Pope Francis and corporate branding

The pope's little black Fiat got a lot of attention last week, but will Fiat sell more cars because of it? And do other brands stand to make money from Pope Francis's U.S. trip? James Fox of brand strategy firm Red Peak thinks there will be a pope effect on brands, but it will be limited and potentially short-lived.

Fox believes Fiat will be the biggest winner. He expects the automaker will see a spike in sales of the Fiat 500, the model the pope used in the U.S. When the pope visited Brazil in 2013, the pontiff rode in a Fiat Idea and the company saw a jump in sales shortly after he left, Fox says. In spite of this, Fiat was careful not to use social media outlets to promote its brand while the pope was in town. The company quickly removed the few tweets it sent out about the pope. Fox believes Fiat realized that big brands tweeting about religion is risky, particularly with a pope who is so anti-capitalism.

Loom and Leaf, however, let everyone on Twitter know that the Pope was sleeping on its eco-luxury mattress, sending out a photo of a bed with the pope's hat on the nightstand and the caption "O Holy Night." Fox says this worked because Loom and Leaf chose not to use the pope's image, and because they're a small brand. He believes that it is difficult for large brands to use the Pope's likeness or his name in a commercial message.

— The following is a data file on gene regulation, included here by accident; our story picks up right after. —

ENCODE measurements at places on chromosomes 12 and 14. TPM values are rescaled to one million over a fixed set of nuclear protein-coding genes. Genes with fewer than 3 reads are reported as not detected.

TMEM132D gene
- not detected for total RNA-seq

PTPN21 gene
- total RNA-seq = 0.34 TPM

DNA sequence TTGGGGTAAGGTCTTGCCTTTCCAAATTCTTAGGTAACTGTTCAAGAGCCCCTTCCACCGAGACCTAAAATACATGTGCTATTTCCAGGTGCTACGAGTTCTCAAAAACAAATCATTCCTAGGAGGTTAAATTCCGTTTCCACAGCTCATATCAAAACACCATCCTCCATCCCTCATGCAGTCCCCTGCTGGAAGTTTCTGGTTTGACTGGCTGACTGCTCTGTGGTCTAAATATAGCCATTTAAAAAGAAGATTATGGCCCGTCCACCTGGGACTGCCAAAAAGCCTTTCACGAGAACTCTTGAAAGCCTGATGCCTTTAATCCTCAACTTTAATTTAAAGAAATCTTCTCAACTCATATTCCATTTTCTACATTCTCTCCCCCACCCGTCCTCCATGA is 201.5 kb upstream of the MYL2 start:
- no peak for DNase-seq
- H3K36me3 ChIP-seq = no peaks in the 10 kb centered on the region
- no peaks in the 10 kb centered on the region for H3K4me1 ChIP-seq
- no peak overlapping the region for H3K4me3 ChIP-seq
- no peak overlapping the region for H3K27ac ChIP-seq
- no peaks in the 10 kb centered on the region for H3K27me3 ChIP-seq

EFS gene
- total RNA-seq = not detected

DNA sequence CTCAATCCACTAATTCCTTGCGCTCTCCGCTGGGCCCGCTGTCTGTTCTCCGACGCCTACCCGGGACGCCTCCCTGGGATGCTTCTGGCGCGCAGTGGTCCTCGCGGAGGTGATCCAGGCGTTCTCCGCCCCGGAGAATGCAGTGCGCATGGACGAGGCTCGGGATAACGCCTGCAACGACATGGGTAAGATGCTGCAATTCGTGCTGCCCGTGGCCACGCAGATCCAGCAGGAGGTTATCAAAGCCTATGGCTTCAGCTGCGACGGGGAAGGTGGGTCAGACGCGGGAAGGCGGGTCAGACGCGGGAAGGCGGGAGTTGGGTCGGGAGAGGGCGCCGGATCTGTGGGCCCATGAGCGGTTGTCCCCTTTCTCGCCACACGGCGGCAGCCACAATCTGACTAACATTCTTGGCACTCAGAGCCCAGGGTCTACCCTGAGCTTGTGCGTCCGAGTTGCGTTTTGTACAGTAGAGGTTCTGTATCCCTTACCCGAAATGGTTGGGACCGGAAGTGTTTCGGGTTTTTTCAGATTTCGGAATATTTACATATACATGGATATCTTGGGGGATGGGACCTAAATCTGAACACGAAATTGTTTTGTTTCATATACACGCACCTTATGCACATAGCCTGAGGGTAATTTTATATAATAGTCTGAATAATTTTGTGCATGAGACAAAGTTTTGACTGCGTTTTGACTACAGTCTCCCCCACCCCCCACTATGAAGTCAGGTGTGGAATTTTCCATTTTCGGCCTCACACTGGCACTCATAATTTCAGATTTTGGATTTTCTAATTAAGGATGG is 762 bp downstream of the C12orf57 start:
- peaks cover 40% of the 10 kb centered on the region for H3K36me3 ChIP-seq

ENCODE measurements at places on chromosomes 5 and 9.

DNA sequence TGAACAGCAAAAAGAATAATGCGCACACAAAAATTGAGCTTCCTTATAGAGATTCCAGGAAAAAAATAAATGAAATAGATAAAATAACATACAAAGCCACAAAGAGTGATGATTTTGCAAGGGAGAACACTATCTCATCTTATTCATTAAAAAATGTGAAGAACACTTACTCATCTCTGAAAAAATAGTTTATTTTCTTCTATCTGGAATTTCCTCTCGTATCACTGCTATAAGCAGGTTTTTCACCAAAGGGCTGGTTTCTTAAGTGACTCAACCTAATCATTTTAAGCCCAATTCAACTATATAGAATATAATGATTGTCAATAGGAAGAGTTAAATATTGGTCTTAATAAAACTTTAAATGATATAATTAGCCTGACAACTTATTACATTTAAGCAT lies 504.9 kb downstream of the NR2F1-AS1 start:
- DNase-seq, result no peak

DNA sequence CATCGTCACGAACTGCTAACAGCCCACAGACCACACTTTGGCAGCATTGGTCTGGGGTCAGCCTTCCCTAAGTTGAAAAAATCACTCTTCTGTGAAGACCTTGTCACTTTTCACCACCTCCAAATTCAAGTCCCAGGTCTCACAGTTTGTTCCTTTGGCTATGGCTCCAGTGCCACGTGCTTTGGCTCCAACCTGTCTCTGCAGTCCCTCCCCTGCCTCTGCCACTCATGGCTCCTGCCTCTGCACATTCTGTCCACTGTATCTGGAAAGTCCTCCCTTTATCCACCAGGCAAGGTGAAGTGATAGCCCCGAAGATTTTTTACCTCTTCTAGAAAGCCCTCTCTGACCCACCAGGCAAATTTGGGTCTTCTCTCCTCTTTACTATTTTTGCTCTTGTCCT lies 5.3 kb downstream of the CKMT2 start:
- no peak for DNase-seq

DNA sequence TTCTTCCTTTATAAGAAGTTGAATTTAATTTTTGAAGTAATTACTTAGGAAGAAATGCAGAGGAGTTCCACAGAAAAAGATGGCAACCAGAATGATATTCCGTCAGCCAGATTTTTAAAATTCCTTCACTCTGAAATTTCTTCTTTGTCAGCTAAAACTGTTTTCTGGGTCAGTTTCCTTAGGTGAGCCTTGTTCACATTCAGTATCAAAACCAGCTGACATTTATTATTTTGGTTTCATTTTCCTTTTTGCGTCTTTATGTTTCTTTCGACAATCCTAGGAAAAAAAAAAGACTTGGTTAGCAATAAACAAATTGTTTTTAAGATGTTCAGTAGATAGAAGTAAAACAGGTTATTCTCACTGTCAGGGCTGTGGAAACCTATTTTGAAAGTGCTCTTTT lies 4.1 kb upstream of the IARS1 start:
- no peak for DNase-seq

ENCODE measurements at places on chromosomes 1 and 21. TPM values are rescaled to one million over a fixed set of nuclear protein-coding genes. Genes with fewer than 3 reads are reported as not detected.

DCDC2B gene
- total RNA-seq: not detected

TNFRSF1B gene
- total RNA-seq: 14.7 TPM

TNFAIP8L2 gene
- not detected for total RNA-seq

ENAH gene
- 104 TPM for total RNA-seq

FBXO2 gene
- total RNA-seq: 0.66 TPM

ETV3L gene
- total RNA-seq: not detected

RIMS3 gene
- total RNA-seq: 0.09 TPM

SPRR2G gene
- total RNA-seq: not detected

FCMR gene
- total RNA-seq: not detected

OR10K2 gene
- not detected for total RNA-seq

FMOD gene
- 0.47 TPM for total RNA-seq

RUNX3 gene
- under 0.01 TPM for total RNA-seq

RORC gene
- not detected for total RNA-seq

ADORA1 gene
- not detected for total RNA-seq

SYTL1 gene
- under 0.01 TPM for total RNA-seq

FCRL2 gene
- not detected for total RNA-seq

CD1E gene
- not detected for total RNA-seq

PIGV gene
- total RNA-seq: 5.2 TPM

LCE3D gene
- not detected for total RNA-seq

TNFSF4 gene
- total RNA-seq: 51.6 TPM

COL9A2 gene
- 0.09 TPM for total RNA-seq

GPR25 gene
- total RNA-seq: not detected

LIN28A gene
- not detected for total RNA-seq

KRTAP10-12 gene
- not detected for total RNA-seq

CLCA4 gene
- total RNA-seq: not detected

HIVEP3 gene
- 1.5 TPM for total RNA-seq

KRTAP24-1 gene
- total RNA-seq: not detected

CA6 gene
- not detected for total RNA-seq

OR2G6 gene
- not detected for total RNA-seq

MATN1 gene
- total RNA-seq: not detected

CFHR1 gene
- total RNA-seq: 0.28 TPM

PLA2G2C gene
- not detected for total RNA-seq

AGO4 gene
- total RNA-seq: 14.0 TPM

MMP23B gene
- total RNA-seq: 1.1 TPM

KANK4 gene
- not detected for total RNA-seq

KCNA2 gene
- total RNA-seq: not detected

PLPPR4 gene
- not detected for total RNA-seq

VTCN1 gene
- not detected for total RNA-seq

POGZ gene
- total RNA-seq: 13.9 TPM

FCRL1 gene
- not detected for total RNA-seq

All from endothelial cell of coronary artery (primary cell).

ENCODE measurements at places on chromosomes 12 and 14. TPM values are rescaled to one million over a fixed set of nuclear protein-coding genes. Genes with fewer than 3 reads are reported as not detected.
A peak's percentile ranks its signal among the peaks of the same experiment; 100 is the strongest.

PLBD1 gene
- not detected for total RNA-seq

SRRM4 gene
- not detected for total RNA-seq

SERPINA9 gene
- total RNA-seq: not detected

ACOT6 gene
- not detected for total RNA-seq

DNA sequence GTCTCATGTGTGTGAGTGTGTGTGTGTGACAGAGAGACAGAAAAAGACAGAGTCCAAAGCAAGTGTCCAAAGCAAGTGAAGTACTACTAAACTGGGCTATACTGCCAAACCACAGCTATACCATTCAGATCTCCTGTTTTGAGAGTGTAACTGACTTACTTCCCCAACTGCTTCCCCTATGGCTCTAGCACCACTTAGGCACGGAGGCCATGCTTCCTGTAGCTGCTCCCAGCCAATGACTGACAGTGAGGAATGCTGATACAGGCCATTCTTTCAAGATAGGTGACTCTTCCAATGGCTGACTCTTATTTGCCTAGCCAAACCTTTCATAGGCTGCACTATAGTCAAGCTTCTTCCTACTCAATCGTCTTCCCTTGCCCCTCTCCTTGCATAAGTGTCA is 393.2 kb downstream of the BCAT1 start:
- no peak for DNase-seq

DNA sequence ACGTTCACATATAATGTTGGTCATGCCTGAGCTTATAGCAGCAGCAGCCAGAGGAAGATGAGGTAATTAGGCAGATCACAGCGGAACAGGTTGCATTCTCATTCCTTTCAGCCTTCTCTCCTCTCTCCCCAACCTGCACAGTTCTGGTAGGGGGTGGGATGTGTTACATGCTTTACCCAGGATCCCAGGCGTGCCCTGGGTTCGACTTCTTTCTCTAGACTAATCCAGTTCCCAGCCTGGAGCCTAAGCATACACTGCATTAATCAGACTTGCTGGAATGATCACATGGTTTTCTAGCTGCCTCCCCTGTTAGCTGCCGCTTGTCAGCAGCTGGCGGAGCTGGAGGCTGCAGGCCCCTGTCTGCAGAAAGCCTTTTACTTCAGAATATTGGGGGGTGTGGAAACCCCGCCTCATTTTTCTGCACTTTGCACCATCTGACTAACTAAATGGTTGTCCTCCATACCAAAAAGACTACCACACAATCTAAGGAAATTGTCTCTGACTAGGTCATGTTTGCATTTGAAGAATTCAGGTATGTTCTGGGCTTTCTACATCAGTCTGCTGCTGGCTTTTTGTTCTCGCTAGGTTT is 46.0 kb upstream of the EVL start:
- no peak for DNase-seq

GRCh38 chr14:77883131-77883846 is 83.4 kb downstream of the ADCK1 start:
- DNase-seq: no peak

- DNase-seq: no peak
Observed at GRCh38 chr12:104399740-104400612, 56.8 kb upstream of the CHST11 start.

Another big winner during the Pope's U.S. tour: American Airlines. Fox believes the airline got it just right by flying the pope on the newly rebranded "Shepherd One," showing the world it can transport the pontiff safely and on time. American Airlines tweeted about the honor of flying the pope, but Fox says the airline did it respectfully. He believes it will have positive brand associations going forward.

But the best brand in all of this? Pope Francis himself.

Fox believes the fact that the pope has always remained humble, and that he came to America to see the people, not just the big leaders, helped reinforce his real brand essence of humble goodness.